Another idea to keep organized is keeping an up-to-date lab book. The purpose of a lab book is to record your results per day or week. The usual format is with the date, the objective and aims of the experiment, the method used and the data e.g. graphs and excel files. I was not fantastic at recording my work and I would let weeks go by without updating my lab book, until a virtual lab book was recommended to me by one of my supervisors. My life has been changed! No longer do I have to print out graphs and excel files, now I export it all to my virtual lab book which is organized into sections for each experiment. I use Microsoft One Note for my work but there are plenty of other programs such as Evernote and Google Keep so ask your supervisor and find a program that that suits you.

  1. Get over the fear of public speaking

Before starting my PhD, my experience with public speaking was limited to clammy, last-resort, if-I-have-to-for-my-grade situations. My first presentation in front of my new lab group was a car crash of nerves, but due to it, I got advice from those around me who were more experienced in the art of public speaking. For my first year presentation in front of the entire department, I practiced my presentation out loud more times than I could count and despite feeling ridiculous by talking loudly to myself, the presentation went really well. Be excited about your work, it’s important to the scientific community and beyond; if you can voice your excitement, your audience will feel excited too.

  1. Build and maintain a good relationship with your supervisor

Your supervisor will be your main academic contact for 3+ years. They will ideally know what you’re up to most of the time, they’ll be thinking up with new ideas for your aims and they will be the first person look over your reports, thesis drafts and publication drafts so building and maintaining a friendly relationship is ideal. Chat about subjects that are not work related, ask them about their weekend and what they get up to outside of work? Don’t be afraid to go out for lunch, dinner, or drinks with your supervisor and lab group – it’s easier and more enjoyable to build relationships in a relaxed, out-of-work setting.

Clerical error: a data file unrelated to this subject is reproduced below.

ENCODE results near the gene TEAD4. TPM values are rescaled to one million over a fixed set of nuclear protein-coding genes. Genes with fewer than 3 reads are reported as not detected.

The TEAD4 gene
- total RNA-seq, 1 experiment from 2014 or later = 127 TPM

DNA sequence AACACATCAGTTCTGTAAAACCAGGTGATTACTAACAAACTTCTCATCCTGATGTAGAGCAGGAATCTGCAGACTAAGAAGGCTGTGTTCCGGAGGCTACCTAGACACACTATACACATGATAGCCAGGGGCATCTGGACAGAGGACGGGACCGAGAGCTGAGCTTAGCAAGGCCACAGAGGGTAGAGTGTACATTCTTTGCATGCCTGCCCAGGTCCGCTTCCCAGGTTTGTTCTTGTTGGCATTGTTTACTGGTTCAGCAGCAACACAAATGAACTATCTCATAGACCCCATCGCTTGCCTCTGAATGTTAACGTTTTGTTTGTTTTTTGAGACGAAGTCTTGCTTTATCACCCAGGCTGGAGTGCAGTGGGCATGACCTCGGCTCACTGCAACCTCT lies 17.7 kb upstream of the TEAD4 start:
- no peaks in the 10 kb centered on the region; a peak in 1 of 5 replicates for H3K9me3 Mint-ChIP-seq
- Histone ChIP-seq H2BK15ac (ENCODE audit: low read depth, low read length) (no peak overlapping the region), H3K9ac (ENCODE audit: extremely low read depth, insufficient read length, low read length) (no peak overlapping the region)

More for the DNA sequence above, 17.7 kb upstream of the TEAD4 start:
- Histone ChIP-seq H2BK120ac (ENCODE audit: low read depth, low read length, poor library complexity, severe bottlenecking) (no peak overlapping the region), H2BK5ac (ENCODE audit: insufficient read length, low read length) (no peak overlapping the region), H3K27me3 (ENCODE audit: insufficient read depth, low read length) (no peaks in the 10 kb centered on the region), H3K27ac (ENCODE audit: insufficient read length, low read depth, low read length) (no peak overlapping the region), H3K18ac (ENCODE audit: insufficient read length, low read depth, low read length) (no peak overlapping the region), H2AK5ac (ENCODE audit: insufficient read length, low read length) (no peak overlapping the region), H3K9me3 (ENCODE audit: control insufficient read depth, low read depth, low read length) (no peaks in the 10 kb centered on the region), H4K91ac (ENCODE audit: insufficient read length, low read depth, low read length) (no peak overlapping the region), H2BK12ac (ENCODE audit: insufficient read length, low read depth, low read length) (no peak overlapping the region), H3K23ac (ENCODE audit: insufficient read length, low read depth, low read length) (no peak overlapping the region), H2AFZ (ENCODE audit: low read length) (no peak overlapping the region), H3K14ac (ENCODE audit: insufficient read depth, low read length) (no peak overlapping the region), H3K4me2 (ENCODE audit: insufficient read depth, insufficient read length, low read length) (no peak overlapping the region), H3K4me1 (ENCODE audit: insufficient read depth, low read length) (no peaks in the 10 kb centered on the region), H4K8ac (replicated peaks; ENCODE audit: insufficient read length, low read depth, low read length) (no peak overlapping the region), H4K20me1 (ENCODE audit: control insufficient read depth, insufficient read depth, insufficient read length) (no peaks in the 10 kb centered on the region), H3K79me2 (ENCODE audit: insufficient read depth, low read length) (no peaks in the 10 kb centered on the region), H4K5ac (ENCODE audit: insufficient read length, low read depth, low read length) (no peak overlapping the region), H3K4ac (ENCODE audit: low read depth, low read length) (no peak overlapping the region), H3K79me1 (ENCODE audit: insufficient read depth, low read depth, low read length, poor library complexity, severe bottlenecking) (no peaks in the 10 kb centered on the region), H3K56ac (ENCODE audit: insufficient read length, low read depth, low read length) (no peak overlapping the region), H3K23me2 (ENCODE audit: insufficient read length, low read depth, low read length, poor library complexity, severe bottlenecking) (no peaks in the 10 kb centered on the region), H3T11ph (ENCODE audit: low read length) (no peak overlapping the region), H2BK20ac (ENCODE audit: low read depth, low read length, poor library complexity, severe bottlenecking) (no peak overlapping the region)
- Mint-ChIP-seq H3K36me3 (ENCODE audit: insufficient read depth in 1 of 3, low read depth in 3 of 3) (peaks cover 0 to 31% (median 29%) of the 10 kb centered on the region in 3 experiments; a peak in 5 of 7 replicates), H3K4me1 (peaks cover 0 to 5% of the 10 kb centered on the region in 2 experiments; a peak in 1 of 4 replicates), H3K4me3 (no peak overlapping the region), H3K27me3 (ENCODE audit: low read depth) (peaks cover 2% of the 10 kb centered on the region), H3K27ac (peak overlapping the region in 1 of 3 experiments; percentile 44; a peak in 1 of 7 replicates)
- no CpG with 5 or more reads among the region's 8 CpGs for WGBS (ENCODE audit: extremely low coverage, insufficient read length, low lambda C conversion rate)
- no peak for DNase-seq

1. Be confident in your own work

It took me sometime to have confidence in my own work and results; especially if they did not correlate with the results of publications. Even academics at the pinnacle of their careers disagree. The director of my master’s course once told me of a violent verbal fight erupting between experts at a conference as to whether a particular bacterial species possessed a capsule. It takes time to become confident in yourself and your work but the more experienced you become, the more confidence you will gain.

  1. Life is more than PhD

It’s easy to think “I can stay an extra couple of hours to finish this experiment” or “If I just come in on Saturday to start this new project”, but in give in to thoughts like this too often and burnout is inevitable. Take on an amount of work that is not difficult to maintain. In being organized and knowing when you are ready to move to  new directions of investigation, you can still complete the work you need to do without risking too much of your sanity in the process.

And when you take that much needed time off away from the lab, do something useful with it! Binge watching Netflix for 48 hours every weekend will not make you want to enthusiastically skip into labs on Monday (perhaps “skip” is a little too enthusiastic for a Monday!). Explore the town/city outside your lab, find a class in something you enjoy, work-out, socialize with lab or non-lab friends; do something that leaves you fulfilled and content. You are more than just a PhD student.

Remember, you are not the first to take on a PhD degree, and you certainly will not be last. Those around you want you to succeed as much as you do, stay calm, take it in your stride, and finally, love what you do.

About the author

Hello! I am Louise! Nearing the end of the second year of my PhD, I have learnt a great deal about what it means to be a research scientist. The topic of my work is how air pollution affects bacterial behaviour. Before taking my PhD position at the University of Leicester, I completed a Master’s degree in Medical Microbiology at the London School of Hygiene and Tropical Medicine and a Bsc in Biomedical Sciences at St George’s University of London (UK). When not in the lab, I can be found cooking up a storm in the kitchen or sewing something outrageous. I can be contacted on Twitter via my email address, lc378@leciester.ac.uk.